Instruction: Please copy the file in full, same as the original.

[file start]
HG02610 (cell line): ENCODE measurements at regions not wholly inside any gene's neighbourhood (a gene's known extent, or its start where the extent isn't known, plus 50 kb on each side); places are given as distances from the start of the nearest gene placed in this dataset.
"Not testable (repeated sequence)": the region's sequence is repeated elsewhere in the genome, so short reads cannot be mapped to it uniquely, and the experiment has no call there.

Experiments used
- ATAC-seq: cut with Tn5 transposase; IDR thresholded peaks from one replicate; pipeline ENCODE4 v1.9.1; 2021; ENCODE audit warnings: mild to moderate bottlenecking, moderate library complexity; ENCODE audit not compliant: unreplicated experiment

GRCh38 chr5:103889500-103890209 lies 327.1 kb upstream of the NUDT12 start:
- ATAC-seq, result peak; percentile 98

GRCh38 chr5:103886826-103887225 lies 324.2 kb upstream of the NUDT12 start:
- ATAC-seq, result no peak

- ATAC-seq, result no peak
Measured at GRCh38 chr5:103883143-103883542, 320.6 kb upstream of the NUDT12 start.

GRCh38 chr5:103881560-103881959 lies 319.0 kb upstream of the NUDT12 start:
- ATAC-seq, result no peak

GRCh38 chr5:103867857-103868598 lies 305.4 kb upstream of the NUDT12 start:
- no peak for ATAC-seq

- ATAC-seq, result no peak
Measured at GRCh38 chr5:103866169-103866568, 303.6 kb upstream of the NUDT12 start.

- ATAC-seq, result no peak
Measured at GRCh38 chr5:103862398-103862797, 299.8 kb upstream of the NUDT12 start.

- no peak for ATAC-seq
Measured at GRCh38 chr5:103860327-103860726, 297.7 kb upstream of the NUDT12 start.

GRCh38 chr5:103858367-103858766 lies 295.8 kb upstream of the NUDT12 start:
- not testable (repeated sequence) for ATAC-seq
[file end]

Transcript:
HG02610 (cell line): ENCODE measurements at regions not wholly inside any gene's neighbourhood (a gene's known extent, or its start where the extent isn't known, plus 50 kb on each side); places are given as distances from the start of the nearest gene placed in this dataset.
"Not testable (repeated sequence)": the region's sequence is repeated elsewhere in the genome, so short reads cannot be mapped to it uniquely, and the experiment has no call there.

Experiments used
- ATAC-seq: cut with Tn5 transposase; IDR thresholded peaks from one replicate; pipeline ENCODE4 v1.9.1; 2021; ENCODE audit warnings: mild to moderate bottlenecking, moderate library complexity; ENCODE audit not compliant: unreplicated experiment

GRCh38 chr5:103889500-103890209 lies 327.1 kb upstream of the NUDT12 start:
- ATAC-seq, result peak; percentile 98

GRCh38 chr5:103886826-103887225 lies 324.2 kb upstream of the NUDT12 start:
- ATAC-seq, result no peak

- ATAC-seq, result no peak
Measured at GRCh38 chr5:103883143-103883542, 320.6 kb upstream of the NUDT12 start.

GRCh38 chr5:103881560-103881959 lies 319.0 kb upstream of the NUDT12 start:
- ATAC-seq, result no peak

GRCh38 chr5:103867857-103868598 lies 305.4 kb upstream of the NUDT12 start:
- no peak for ATAC-seq

- ATAC-seq, result no peak
Measured at GRCh38 chr5:103866169-103866568, 303.6 kb upstream of the NUDT12 start.

- ATAC-seq, result no peak
Measured at GRCh38 chr5:103862398-103862797, 299.8 kb upstream of the NUDT12 start.

- no peak for ATAC-seq
Measured at GRCh38 chr5:103860327-103860726, 297.7 kb upstream of the NUDT12 start.

GRCh38 chr5:103858367-103858766 lies 295.8 kb upstream of the NUDT12 start:
- not testable (repeated sequence) for ATAC-seq